Picture of the Week: Io Moth Caterpillar

This is the caterpillar of an Io moth, a species of silk moth that so intrigues entomologist Andrei Sourakov that he’s endured a number of the larva’s bee-like stings while studying various specimens…The Io moth also symbolizes this year’s National Moth Week, which kicked off this past Saturday and continues until July 27th (the event has actually gone international). This is “the year of the silk moth,” says co-founder Dave Moskowitz (Enotomology graduate student in the School of Environmental and Biological Sciences at Rutgers University), and on the day SciFri spoke with him, he singled out the Io as his favorite moth.

Read the entire article at ScienceFriday.com »

Nature Next Door: Mothing is the new birding

Early in 2012, two naturalists in Central Jersey announced an ambitious plan: to create an annual July event called National Moth Week (NMW) to raise awareness of these little-known creatures of the night. The N.J. Meadowlands Commission and Bergen County Audubon Society jumped at the chance to hold a moth event…What started as a series of local public moth nights that Liti Haramaty (Lab Researcher, Institute of Marine and Coastal Sciences in the School of Environemntal and Biological Sciences at Rutgers University) and David Moskowitz (Entomology graduate student at SEBS) began in East Brunswick in 2005 has gone international. This month, events take place in every state of the union and more than 30 nations.

Read the entire article at NorthJersey.com »

IFNH Participates in RWJF Health Forum for NJ Statewide Stakeholders

L-R: Peter Gillies, Peggy Policastro, Mary Tursi and Dan Gorenstein, senior reporter for NPR’s MarketPlace and panel moderator for the forum.

L-R: Peter Gillies, Peggy Policastro, Mary Tursi and Dan Gorenstein, senior reporter for NPR’s MarketPlace and panel moderator for the forum.

On June 20, the Robert Wood Johnson Foundation (RWJF) hosted a new national initiative, Culture of Health Forum, at its headquarters in Princeton, NJ. This special forum for statewide stakeholders featured two panels of leaders and experts in the health field and focused on a discussion on how a culture of health in America can be achieved. [Read more...]

Beating the Bugs in the Bogs: Postdoctoral Student Studies Cranberry Resistance to Gypsy Moth

Elvira de Lange wrapping a cranberry plant with newly hatched gypsy moth larva.

Elvira de Lange wrapping a cranberry plant with newly hatched gypsy moth larva.

The gypsy moth is a destructive insect pest infesting New Jersey’s forests, destroying thousands of acres of trees. In the New Jersey Pinelands, the gypsy moth is also an occasional pest of cranberries. Gypsy moth caterpillars will readily eat the plants in outbreak years, when they are abundant in the Pinelands, like in 2007. The caterpillars prefer to feed on oaks, but when they encounter cranberry plants, their presence can have a devastating effect. Fortunately, since 2007, the caterpillars have rarely been seen in the New Jersey Pinelands. However, this doesn’t mean we shouldn’t be prepared for their eventual return. Also, studying cranberry resistance against gypsy moth will teach us about the resistance of the plants against other important pests as well.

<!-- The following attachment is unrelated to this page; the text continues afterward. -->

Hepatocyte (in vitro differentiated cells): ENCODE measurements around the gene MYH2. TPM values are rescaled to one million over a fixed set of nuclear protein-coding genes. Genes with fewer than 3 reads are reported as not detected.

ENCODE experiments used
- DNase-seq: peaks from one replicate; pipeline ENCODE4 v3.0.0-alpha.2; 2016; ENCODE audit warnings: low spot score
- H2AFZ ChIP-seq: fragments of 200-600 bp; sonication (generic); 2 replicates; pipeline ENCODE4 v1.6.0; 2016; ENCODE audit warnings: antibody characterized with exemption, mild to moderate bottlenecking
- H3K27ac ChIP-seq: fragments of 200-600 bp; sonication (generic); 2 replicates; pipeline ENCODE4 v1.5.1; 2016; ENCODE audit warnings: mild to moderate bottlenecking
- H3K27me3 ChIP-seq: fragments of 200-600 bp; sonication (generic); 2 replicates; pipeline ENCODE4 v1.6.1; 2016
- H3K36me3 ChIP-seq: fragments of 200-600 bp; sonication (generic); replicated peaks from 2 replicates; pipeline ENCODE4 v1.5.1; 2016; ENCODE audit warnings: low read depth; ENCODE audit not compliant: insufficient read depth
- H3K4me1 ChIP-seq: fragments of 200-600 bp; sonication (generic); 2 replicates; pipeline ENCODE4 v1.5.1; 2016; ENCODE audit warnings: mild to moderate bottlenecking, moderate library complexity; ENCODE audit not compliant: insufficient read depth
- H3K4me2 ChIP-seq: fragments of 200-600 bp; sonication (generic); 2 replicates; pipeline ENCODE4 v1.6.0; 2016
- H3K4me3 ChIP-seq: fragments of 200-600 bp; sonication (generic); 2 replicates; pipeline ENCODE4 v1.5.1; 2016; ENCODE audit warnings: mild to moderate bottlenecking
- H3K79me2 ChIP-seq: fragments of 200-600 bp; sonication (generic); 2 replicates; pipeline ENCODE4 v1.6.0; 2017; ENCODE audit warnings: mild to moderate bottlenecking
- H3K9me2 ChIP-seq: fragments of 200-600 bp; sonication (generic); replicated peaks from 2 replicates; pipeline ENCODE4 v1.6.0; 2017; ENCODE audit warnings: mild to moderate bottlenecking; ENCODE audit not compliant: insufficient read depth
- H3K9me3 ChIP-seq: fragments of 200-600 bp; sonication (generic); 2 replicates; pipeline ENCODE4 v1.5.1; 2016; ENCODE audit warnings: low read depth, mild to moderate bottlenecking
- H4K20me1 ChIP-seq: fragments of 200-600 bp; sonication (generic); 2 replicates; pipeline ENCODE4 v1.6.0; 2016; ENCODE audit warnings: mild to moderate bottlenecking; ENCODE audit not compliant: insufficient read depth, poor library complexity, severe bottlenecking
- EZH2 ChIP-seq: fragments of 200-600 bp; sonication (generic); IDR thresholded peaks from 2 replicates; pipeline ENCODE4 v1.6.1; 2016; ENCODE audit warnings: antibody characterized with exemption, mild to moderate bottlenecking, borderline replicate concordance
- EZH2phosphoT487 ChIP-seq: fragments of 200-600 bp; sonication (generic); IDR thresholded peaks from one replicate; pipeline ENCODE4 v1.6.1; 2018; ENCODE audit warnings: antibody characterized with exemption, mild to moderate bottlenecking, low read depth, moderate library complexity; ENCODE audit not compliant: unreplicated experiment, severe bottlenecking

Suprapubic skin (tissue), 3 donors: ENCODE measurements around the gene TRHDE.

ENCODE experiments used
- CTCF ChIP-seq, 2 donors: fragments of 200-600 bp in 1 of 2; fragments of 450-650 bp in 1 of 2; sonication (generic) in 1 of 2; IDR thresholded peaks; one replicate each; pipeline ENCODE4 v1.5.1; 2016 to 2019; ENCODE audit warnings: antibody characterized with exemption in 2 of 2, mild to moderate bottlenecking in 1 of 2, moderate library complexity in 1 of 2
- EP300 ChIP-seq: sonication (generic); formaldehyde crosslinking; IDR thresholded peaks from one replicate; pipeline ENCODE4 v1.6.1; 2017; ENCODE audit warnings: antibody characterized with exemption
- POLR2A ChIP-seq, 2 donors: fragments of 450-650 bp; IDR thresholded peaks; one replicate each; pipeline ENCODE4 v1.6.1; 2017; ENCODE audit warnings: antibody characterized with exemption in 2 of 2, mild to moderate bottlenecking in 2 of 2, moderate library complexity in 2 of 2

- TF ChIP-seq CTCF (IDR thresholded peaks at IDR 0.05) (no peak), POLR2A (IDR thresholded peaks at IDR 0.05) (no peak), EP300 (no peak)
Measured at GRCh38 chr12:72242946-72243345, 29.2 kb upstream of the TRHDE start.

At the Rutgers Marucci Cranberry and Blueberry Research Center in Chatsworth, NJ, studies led by postdoctoral student Elvira de Lange are currently testing the insect resistance of seven varieties of cranberry, including the widely used Stevens variety and newer varieties such as Crimson Queen and Demoranville. De Lange started off wrapping the different plants in white polyester sleeves and adding a number of gypsy moth larvae that just hatched from the egg. A week later, she retrieved the larvae from the plants and weighed them, to evaluate whether or not they grew well on certain plants. Also, she scored the damage the gypsy moth evoked, as a measure for plant resistance. She is still evaluating the data, in order to know if certain cranberry varieties are more resistant than others. [Read more...]

Student Filmmaker Documents Jim Simon’s Horticultural Innovation Work in Zambia

Jeanpaul Isaacs, right,  recently went to Zambia to make a documentary about the work of James E. Simon, left. Photography: Nick Romanenko

Jeanpaul Isaacs, right, recently went to Zambia to make a documentary about the work of James E. Simon, left. Photography: Nick Romanenko

Rutgers Center for Digital Filmmaking recent graduate Jeanpaul Isaacs (SAS ’14, SC&I ’14) spent the final semester of his senior year working on a documentary on SEBS Professor of Plant Biology and Pathology Jim Simon’s work with African women farmers to develop markets for their indigenous crops in Zambia. Isaacs previous work was awarded best picture at Campus Moviefest 2013, leading him to a rare stint as a student filmmaker member of Team Oscar at this year’s Oscar award ceremony.  Simon also has been highly awarded for his work, receiving both an AIARD Special Service Award and the Scientific Excellence Award by the Board for International Food and Agricultural Development this year. Read more on Isaac’s activities at Rutgers Magazine.